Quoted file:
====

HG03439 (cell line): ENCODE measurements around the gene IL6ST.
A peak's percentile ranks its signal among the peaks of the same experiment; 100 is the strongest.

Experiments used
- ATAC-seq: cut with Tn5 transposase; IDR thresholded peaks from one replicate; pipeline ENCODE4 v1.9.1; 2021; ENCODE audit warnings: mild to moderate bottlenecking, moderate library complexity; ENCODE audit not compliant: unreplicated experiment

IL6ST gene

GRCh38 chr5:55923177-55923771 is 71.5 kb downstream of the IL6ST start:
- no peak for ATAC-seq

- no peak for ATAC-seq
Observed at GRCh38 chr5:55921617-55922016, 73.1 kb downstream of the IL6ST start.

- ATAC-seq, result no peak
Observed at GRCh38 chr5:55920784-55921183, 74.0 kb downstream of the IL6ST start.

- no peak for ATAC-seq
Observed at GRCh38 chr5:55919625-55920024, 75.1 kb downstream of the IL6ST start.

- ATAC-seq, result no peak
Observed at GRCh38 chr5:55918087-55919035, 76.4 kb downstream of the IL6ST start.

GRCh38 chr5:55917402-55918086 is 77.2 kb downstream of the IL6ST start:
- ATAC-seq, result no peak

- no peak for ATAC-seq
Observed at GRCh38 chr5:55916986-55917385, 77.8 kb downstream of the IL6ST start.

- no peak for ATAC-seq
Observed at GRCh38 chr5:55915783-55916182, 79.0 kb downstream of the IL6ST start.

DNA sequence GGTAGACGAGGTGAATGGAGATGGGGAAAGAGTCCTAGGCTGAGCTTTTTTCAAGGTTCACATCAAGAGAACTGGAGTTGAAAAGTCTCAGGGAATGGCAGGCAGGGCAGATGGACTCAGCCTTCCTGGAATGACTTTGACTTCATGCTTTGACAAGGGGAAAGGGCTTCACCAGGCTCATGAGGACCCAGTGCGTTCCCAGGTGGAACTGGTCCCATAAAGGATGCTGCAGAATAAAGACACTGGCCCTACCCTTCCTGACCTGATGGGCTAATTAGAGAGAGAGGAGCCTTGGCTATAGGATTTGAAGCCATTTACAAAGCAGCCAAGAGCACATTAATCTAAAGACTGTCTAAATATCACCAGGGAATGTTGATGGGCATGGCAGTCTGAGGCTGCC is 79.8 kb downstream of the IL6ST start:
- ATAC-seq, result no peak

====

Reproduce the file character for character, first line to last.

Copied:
HG03439 (cell line): ENCODE measurements around the gene IL6ST.
A peak's percentile ranks its signal among the peaks of the same experiment; 100 is the strongest.

Experiments used
- ATAC-seq: cut with Tn5 transposase; IDR thresholded peaks from one replicate; pipeline ENCODE4 v1.9.1; 2021; ENCODE audit warnings: mild to moderate bottlenecking, moderate library complexity; ENCODE audit not compliant: unreplicated experiment

IL6ST gene

GRCh38 chr5:55923177-55923771 is 71.5 kb downstream of the IL6ST start:
- no peak for ATAC-seq

- no peak for ATAC-seq
Observed at GRCh38 chr5:55921617-55922016, 73.1 kb downstream of the IL6ST start.

- ATAC-seq, result no peak
Observed at GRCh38 chr5:55920784-55921183, 74.0 kb downstream of the IL6ST start.

- no peak for ATAC-seq
Observed at GRCh38 chr5:55919625-55920024, 75.1 kb downstream of the IL6ST start.

- ATAC-seq, result no peak
Observed at GRCh38 chr5:55918087-55919035, 76.4 kb downstream of the IL6ST start.

GRCh38 chr5:55917402-55918086 is 77.2 kb downstream of the IL6ST start:
- ATAC-seq, result no peak

- no peak for ATAC-seq
Observed at GRCh38 chr5:55916986-55917385, 77.8 kb downstream of the IL6ST start.

- no peak for ATAC-seq
Observed at GRCh38 chr5:55915783-55916182, 79.0 kb downstream of the IL6ST start.

DNA sequence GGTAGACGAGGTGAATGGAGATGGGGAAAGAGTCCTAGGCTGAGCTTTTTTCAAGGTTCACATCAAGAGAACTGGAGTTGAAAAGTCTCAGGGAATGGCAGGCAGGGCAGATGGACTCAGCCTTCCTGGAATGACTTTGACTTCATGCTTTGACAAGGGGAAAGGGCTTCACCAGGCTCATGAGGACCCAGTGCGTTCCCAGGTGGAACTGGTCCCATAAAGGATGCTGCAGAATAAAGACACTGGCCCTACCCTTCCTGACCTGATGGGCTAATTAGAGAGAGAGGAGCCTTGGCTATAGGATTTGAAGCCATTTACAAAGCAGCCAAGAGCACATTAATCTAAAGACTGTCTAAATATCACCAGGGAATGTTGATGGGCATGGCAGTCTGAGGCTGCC is 79.8 kb downstream of the IL6ST start:
- ATAC-seq, result no peak